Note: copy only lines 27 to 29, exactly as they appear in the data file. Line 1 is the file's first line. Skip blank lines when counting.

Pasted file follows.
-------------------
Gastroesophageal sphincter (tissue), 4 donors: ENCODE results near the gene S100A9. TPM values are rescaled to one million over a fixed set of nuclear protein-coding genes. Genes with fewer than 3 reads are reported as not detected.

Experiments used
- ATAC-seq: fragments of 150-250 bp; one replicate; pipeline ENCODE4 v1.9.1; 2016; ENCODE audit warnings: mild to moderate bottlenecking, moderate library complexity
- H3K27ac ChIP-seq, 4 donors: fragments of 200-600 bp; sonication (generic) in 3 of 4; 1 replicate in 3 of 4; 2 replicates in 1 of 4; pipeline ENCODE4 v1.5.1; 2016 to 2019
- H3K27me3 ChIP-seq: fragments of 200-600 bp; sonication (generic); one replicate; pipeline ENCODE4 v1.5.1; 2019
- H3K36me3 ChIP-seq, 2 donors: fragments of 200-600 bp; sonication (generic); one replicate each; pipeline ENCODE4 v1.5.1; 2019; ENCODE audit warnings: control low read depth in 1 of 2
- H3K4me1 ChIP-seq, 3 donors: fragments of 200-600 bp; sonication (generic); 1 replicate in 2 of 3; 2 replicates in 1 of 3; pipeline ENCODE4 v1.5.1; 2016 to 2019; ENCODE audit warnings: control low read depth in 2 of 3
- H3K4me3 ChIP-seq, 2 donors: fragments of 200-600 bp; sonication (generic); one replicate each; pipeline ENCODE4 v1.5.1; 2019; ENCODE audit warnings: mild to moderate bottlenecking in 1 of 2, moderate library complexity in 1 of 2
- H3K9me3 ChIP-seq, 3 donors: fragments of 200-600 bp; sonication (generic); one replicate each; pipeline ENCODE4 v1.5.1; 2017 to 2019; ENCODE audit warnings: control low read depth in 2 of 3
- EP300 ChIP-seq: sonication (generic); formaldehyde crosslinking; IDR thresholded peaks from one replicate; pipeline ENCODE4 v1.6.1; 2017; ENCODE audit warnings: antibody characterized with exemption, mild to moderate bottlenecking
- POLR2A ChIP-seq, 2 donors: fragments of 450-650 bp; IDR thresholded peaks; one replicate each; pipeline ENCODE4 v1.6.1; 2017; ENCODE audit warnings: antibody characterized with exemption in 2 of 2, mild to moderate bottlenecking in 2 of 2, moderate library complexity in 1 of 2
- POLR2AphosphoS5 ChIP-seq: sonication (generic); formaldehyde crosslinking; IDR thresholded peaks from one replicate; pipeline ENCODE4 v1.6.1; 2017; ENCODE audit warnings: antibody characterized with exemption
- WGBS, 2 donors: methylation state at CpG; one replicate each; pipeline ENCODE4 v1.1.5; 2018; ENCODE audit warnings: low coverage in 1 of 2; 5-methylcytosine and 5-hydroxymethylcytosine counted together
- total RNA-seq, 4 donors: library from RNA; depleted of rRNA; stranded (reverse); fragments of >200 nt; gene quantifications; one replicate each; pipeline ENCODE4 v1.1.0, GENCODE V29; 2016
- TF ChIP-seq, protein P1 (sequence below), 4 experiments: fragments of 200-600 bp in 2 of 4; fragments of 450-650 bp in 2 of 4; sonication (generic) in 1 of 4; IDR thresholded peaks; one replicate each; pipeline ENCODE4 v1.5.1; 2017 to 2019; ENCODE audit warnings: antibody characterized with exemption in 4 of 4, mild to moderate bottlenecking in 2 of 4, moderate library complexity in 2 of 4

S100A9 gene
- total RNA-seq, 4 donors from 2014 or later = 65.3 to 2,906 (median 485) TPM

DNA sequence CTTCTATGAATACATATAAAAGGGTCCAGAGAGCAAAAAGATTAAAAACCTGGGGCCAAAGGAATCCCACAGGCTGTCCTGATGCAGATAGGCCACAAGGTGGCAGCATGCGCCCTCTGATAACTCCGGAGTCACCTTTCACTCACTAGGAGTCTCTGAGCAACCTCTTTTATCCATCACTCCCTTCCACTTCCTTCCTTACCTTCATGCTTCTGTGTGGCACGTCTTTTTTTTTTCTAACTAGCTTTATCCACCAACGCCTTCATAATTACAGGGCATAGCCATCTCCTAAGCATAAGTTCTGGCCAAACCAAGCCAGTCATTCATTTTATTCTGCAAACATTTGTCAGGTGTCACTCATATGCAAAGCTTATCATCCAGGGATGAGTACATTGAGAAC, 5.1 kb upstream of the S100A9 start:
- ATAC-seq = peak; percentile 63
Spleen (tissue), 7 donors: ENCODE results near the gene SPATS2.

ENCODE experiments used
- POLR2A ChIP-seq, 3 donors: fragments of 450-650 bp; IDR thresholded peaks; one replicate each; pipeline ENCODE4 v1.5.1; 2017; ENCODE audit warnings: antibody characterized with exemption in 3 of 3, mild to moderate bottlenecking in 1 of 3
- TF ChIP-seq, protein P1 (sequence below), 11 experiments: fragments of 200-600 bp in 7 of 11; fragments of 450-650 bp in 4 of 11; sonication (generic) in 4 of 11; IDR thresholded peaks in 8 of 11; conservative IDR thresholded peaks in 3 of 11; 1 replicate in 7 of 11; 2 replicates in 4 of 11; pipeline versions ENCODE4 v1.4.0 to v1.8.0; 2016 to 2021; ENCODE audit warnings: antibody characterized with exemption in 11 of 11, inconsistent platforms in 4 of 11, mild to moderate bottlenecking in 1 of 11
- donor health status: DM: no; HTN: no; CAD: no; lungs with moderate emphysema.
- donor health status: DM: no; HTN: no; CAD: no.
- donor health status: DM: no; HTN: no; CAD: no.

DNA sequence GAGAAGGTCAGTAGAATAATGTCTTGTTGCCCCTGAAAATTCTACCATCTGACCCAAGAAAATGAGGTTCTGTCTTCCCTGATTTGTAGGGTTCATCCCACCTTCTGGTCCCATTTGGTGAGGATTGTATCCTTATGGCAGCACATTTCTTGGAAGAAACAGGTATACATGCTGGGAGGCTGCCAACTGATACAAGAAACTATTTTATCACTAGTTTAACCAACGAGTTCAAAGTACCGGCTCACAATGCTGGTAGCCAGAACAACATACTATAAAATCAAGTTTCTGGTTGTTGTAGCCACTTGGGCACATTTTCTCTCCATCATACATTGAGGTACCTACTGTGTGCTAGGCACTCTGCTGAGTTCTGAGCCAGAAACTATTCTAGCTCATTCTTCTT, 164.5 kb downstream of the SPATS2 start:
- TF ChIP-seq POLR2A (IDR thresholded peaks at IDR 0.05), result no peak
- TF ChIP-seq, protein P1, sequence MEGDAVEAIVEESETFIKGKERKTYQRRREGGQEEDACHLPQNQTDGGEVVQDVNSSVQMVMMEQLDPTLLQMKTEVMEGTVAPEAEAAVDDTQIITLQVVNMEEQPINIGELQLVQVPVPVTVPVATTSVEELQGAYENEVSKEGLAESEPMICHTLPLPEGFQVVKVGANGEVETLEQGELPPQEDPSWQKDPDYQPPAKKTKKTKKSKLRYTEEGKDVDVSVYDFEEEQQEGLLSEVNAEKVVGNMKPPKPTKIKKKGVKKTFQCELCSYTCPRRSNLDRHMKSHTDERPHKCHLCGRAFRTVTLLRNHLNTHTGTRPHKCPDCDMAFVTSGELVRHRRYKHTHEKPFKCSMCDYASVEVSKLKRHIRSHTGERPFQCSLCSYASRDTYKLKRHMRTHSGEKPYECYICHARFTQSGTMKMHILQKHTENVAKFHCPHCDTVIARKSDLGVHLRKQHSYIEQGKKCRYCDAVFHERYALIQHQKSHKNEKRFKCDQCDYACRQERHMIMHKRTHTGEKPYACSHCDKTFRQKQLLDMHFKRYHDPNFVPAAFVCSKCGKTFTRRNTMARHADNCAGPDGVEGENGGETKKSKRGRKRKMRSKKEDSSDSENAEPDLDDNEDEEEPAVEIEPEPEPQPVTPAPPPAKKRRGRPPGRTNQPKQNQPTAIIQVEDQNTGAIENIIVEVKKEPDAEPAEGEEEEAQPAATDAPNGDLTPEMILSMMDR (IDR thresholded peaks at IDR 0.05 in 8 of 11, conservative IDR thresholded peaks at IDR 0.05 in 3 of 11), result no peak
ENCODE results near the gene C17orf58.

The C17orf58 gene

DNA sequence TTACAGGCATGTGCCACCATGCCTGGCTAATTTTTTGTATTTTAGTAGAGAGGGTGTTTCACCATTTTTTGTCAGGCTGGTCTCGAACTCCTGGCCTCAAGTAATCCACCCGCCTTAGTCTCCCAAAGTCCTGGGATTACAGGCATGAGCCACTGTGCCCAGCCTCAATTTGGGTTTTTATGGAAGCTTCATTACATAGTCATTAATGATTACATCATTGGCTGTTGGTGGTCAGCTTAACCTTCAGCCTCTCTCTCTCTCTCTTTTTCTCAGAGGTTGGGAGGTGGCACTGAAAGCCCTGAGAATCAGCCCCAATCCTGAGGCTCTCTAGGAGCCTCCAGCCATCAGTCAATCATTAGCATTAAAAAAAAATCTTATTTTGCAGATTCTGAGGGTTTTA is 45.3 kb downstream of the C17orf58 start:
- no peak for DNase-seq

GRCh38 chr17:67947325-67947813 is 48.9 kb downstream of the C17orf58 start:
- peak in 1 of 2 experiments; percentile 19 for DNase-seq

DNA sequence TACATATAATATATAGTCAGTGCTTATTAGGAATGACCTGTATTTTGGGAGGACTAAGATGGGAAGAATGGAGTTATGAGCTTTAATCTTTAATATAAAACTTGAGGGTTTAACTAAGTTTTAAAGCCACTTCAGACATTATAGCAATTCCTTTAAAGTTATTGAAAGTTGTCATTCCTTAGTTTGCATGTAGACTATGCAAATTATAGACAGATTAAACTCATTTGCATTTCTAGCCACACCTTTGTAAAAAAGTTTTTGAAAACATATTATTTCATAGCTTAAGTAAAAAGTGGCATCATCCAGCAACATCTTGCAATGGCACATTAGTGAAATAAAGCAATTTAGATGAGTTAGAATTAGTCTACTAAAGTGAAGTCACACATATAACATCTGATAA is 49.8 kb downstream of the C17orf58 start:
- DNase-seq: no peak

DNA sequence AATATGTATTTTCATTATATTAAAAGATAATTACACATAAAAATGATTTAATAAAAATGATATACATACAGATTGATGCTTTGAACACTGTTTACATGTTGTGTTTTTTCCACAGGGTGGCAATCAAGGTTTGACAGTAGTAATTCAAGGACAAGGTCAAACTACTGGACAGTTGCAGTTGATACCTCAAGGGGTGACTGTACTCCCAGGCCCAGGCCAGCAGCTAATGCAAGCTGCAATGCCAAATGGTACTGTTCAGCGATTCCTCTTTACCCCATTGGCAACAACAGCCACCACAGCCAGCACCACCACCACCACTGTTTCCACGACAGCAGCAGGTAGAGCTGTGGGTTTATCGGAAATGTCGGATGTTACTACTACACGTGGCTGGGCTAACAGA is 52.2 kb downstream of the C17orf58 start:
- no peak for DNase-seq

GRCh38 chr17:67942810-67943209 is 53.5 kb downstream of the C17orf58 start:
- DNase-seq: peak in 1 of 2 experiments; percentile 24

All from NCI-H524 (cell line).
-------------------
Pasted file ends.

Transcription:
DNA sequence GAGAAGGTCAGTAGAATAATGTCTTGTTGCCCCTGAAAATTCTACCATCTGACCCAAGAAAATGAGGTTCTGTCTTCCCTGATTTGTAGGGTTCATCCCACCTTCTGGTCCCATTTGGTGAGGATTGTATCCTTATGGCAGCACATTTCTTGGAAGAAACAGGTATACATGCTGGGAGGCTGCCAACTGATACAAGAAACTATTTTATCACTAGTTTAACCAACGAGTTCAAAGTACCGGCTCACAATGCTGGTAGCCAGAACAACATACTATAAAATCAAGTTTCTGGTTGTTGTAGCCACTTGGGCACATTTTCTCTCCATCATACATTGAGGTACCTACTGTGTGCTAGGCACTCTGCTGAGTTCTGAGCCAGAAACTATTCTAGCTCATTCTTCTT, 164.5 kb downstream of the SPATS2 start:
- TF ChIP-seq POLR2A (IDR thresholded peaks at IDR 0.05), result no peak
- TF ChIP-seq, protein P1, sequence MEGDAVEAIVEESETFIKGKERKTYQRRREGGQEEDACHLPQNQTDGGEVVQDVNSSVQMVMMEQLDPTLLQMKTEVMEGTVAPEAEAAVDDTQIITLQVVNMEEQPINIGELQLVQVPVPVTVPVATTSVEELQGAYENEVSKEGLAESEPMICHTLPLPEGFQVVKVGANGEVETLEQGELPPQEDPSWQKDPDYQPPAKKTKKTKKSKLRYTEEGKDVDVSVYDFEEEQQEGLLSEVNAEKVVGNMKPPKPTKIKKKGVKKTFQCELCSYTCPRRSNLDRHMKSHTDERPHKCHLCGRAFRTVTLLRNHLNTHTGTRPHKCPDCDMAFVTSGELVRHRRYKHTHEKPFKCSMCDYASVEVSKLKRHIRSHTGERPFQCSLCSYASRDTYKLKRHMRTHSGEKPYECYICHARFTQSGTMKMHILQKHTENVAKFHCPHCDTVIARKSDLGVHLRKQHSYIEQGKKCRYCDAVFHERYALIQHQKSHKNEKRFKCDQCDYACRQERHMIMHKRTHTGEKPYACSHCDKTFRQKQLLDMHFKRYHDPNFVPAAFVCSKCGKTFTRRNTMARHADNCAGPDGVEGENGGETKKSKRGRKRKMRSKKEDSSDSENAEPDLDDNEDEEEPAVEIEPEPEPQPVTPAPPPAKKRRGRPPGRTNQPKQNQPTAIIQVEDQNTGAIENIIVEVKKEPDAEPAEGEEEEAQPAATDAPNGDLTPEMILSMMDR (IDR thresholded peaks at IDR 0.05 in 8 of 11, conservative IDR thresholded peaks at IDR 0.05 in 3 of 11), result no peak